Storytelling project highlights unique experiences of Black, Indigenous students
Stories are at the heart of the human experience.
Now a new digital storytelling project, developed in celebration of McMaster’s inaugural Day of Giving, is centralizing the stories and voices of Black and Indigenous students.
“We wanted to include students in meaningful ways,” says Selina Mudavanhu, an assistant professor in McMaster’s Department of Communication Studies and Media Arts who led the project. “It’s really important that students’ voices are heard. Part of doing that involves providing a space for them to share their own stories and experiences.”
May 11 is McMaster’s Day of Giving, a university-wide fundraising campaign focused on supporting Black student excellence, Indigenous priorities and equity-deserving students at McMaster. Learn more or make a gift.
Mudavanhu’s work is centred on analyzing content mediated by mainstream media, as well as teaching Black and racialized students to use widely available digital tools to tell stories about their lives and experiences.
“It’s about agency,” says Mudavanhu. “It’s about giving students back the power to tell their own stories, in their own voices and in the ways they choose, without trained communications professionals or journalists mediating the process.”
Working in collaboration with Katherine Knott, Elder-in-Residence at Indigenous Student Services, Mudavanhu hosted two workshops with Black and Indigenous students. The first introduced students to the concept of storytelling and to a range of open-source digital technologies and resources, the second focused on story creation – a process that Mudavahnu says was enriched by the participation of Elder Knott.
“Storytelling is important to me as an Indigenous elder,” says Elder Knott. “It is our way of connecting within our community and to support learning about life values and experiences.”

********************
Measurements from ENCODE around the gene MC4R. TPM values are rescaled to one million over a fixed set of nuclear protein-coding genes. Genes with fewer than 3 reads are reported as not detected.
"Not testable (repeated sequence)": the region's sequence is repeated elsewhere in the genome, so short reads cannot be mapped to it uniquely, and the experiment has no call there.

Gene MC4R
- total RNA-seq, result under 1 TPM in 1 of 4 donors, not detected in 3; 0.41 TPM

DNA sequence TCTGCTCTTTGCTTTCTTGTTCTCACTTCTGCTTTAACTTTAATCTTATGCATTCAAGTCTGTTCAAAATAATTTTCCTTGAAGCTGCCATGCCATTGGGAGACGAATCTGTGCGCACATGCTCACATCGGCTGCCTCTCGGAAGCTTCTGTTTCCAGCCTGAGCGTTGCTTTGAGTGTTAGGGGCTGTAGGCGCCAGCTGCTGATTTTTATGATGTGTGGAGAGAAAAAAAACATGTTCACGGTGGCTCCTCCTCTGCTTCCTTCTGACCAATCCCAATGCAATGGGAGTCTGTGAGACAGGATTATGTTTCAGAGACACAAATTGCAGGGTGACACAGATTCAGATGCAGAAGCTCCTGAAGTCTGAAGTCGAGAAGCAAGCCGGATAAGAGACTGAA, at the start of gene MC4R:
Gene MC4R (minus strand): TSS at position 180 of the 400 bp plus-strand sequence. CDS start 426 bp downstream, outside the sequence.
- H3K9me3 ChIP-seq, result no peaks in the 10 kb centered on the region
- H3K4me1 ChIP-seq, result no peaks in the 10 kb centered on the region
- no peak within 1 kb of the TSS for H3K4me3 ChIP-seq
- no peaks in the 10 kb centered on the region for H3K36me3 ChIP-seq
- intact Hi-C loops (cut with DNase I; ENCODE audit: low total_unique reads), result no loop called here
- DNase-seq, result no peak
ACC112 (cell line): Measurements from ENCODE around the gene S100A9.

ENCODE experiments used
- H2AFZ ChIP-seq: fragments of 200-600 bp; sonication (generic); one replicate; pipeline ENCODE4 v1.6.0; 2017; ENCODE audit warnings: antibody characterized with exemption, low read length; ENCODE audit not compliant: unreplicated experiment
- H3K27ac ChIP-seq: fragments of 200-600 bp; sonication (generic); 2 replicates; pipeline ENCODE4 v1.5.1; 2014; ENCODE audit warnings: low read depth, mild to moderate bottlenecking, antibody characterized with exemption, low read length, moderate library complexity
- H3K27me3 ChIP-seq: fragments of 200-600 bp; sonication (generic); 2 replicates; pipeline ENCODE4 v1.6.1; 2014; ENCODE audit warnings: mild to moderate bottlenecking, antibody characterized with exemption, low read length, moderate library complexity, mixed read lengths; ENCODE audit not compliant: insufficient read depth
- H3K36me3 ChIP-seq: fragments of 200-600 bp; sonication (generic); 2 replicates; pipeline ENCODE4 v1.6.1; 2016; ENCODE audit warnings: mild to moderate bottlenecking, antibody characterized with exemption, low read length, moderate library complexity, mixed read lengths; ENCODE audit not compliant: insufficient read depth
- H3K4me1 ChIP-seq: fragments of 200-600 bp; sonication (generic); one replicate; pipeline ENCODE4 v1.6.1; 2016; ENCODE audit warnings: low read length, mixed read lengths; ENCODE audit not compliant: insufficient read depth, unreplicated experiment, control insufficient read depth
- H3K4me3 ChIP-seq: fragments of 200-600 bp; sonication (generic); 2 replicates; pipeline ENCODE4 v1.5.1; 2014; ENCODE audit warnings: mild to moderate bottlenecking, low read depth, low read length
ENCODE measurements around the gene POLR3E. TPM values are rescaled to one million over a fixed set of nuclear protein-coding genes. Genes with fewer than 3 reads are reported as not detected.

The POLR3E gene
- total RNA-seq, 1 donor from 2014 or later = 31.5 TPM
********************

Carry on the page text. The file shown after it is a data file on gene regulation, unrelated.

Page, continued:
“The opportunity to be part of these workshops allowed me to validate and support the individuals wanting to tell their stories.”
The result was a series of thoughtful and touching stories that reflect the unique experiences of the student storytellers. The vignettes were not intended to represent the students’ full experiences but were created to capture the stories they wanted to share in the context of Day of Giving.
“Having your voice respected builds confidence,” says Elder Knott. “These short stories empower the individual and validate their experience while giving them the chance to acknowledge the contributions of the donors.”
“We encourage the students not to worry about perfection in terms of the technical aspects of constructing stories – that is not the focus of digital storytelling,” stresses Mudavanhu. “The focus is on centralizing their voices, their experiences, and choosing what stories they want to share at a particular moment in time.”
“Everyone has a story to tell,” she says.
Sage Hartman, Psychology, Neuroscience and Behaviour, minors in Community engagement and Indigenous Studies
I honestly think that Mac provided me with the spaces to pursue my interests and turn my passions into something beautiful … Over the last few years, combinations of smaller and larger scholarship opportunities have helped me pay my tuition, in turn, relieving some stress and allowing me to further focus on my studies and my personal growth.”
It’s very tough to be an African student in a first-world country. When you arrive everything costs double to 10 times what it would cost where I am from … at some point I was in deep credit card debt just trying to pay for my studies. A year later, McMaster’s funding assisted me. It was like a miracle.”
Sandra Ofori, PhD candidate, Health Research Methodology (Clinical Epidemiology)
“Receiving funding to support my studies has significantly increased my commitment to academic excellence. It signals to me that someone is invested in my success and that spurs me on. It is especially important for Black students like myself who are new immigrants and have not established the social network or social support system in a new community.”
“My great-grandmother was forced to attend residential school, and this is where all cultural transmission in my family ceased. Half of my identity was stolen from me before I was even born. But through McMaster I was able to begin to learn my language, spirituality, history, and start my journey of reconnection and revitalization.”